Joanna's boyfriend Duff (Roger Garrett) comes to visit, and she tells him the tale.  He purchases an eagle from a market, and determines to go seek the snake woman out himself.  He finds out from Francisca that Lopé's state is due to sexual congress with Lena.  Upon meeting Lena, Duff is taken despite Francisca's warning.  She is living with the snake that bit her, named Movini.  It turns out that whenever the venom does not work or is in short supply she takes the life essence from men by making love with them, and this begins to happen with Duff.

Meanwhile, Joanna has also shown up at Lena's dwelling, determined to steal a sample of the venom.  She does, and is attacked by Movini.  She releases Duff's eagle, which kills the snake, but is himself killed after eating a poison mango.  Joanna returns with the venom to Dr. Tezon, and they begin experiments on monkeys, finding out that rather than immortality, they begin to age once the venom's effects wear off.

Both Lena and Duff begin to experience the same problem, since with Movini dead the venom is no longer available.  Lena has a solution: giving into the full transformation from human to snake, so she can become Movini and provide the venom necessary to keep Duff alive. 

It's about as typical a movie about reluctant shapeshifters as you can get with a little bit of a sexual subplot, which of course is made the focus of the posters.  Like most movies of its time it is nowhere near as exploitative as you would be led to believe.  Instead, it is full of stiff performances and little in the way of plot development or excitement.  It may be a curiosity to those who enjoy Filipino genre films, but there is much better than this.

The Night of the Cobra Woman (1972)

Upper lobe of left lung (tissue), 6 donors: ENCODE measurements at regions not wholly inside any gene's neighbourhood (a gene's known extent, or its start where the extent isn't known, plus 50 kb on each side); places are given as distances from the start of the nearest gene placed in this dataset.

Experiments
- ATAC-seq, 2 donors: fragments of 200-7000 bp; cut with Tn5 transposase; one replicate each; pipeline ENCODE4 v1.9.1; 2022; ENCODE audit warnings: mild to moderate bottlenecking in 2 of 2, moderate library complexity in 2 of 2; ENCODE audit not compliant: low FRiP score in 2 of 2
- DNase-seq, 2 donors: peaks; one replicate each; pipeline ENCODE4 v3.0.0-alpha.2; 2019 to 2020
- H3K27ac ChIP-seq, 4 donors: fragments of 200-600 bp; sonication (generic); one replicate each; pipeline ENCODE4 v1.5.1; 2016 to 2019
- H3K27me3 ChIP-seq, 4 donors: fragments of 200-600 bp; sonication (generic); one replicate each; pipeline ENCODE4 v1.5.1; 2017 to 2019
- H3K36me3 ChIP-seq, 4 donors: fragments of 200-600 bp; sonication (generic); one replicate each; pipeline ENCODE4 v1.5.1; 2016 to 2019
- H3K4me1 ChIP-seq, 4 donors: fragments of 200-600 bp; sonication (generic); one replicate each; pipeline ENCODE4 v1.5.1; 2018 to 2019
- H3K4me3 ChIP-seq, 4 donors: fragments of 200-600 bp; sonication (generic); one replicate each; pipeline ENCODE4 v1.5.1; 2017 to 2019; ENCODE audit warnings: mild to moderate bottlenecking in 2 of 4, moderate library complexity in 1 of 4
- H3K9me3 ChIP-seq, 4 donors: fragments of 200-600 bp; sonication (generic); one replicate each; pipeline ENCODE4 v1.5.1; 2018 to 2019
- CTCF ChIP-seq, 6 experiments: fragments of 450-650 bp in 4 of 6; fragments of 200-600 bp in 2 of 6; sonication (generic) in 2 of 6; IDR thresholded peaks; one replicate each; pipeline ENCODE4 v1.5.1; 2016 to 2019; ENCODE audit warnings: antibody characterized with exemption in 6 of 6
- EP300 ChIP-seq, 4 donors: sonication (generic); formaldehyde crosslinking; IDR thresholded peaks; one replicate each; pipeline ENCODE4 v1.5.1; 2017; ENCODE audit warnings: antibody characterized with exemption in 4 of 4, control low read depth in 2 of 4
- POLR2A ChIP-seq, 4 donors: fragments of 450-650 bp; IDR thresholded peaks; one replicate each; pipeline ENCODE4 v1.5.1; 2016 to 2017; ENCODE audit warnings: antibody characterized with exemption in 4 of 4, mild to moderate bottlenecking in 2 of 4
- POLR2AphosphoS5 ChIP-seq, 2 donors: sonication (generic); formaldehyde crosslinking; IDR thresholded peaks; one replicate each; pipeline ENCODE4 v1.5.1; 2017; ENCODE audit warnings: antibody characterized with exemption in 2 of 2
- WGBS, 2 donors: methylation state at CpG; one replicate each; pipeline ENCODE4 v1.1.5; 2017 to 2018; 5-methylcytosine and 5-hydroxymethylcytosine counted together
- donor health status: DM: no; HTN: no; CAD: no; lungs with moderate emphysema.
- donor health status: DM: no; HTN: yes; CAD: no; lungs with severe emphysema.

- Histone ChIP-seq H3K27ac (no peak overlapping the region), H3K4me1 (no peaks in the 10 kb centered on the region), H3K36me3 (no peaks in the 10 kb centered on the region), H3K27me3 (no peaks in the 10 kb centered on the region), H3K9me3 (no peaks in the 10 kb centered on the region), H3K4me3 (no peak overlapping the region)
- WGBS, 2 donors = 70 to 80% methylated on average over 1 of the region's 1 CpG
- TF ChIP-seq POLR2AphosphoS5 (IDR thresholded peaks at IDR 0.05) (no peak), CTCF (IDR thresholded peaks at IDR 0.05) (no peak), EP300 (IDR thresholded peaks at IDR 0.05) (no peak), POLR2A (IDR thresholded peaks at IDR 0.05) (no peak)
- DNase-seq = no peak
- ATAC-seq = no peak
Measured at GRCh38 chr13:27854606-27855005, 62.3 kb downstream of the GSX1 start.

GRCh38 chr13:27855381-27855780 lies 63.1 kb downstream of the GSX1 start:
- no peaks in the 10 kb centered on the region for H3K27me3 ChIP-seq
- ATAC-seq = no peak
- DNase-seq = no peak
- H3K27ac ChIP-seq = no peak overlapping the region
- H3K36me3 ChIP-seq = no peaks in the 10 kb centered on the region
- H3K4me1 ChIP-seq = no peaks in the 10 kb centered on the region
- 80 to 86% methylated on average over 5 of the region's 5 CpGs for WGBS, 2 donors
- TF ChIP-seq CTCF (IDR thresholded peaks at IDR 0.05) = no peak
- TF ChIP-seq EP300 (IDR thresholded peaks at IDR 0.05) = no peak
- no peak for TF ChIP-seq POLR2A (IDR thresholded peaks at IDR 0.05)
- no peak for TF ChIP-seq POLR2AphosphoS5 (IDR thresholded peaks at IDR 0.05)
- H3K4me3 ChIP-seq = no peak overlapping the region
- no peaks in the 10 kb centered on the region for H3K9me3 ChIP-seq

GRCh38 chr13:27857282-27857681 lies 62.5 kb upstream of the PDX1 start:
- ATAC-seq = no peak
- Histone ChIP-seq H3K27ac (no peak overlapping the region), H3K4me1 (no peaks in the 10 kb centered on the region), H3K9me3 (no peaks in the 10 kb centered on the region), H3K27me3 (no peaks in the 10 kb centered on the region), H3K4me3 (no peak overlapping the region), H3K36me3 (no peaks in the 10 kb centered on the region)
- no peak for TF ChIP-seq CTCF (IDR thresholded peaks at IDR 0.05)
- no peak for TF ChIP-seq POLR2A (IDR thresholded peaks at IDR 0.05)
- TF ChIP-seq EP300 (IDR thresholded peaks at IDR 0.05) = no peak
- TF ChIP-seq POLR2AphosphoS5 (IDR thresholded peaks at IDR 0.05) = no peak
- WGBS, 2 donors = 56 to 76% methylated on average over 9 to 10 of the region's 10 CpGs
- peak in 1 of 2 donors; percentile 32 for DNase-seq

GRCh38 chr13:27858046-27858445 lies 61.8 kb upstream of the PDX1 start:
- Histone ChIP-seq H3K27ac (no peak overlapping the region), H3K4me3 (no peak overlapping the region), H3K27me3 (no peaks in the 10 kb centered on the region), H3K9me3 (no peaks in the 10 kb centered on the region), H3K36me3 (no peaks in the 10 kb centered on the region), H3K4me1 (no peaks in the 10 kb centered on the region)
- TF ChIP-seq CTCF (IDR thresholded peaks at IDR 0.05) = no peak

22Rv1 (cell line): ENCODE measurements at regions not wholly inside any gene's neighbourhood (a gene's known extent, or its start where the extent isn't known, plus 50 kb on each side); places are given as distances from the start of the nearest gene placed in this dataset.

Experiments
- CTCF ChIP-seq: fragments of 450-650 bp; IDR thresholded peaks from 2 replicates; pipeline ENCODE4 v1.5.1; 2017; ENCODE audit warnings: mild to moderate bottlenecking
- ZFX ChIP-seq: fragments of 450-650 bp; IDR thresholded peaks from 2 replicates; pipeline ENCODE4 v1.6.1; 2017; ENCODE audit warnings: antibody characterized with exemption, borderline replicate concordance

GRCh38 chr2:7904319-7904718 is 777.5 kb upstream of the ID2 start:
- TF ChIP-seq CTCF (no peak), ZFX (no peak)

Time: 76 minutes
Starring: Joy Bang, Marlene Clark, Roger Garrett
Director: Andrew Meyer

Saturday, October 15, 2016

King Kong (1976)

"I not give you crap."  So said producer Dino De Laurentiis when promoting his 1976 remake of King Kong.  The original had become a classic, not just in horror and science fiction, but film-making in general.  When you watch the 1933 original today, it is just as exciting as when it came out 83 years ago.  Although Peter Jackson's version is nowhere near as good as the original, he had the vision of placing it in the same time period, and making Kong both vicious and sentimental.

De Laurentiis's Kong is practically a suave lady's man, and the sentimentality is slathered on like frosting.  No subtlety, no trust that the audience may get the subtext.  It is almost as if the script was written by a giant ape with a couple head wounds.

Fred Wilson (Charles Grodin) is an oil executive for a company called Petrox.  Along with his scientist sidekick Bagley (Rene Auberjonois), he sets sail for a mysterious fog-enshrouded island that he is sure is rich with oil, as well as uninhabited.  Jack Prescott (Jeff Bridges), a paleontologist, thinks the high carbon dioxide levels in the fog point to a large animal exhaling.  He stows aboard the ship in order to reach the island. 

Fred initially thinks Jack is a spy for a rival oil company, but his true identity is revealed after he aids in the rescue of Dwan (Jessica Lange), a young actress adrift on life raft after the yacht she was on exploded. 

The ship reaches the fog bank and, sure enough, an island lies behind it.  On it, the explorers find a giant wall and a primitive native population that is preparing a sacrifice.  They are spotted, and their chief (Keny Long) confronts Fred and Jack, demanding that Dwan be turned over as a sacrifice, going so far as to offer six of his own women for her.  Jack refuses, and the other men fire guns into the air.  This does not frighten the natives for long, as they kidnap Dwan from the boat later that night.

Noticing she is missing, Jack organizes a rescue party, to which Fred also assigns a survey party to continue oil research on the island.  Meanwhile, the natives offer Dwan to Kong, who gladly accepts and takes her home to his cave, where he does his best to woo her.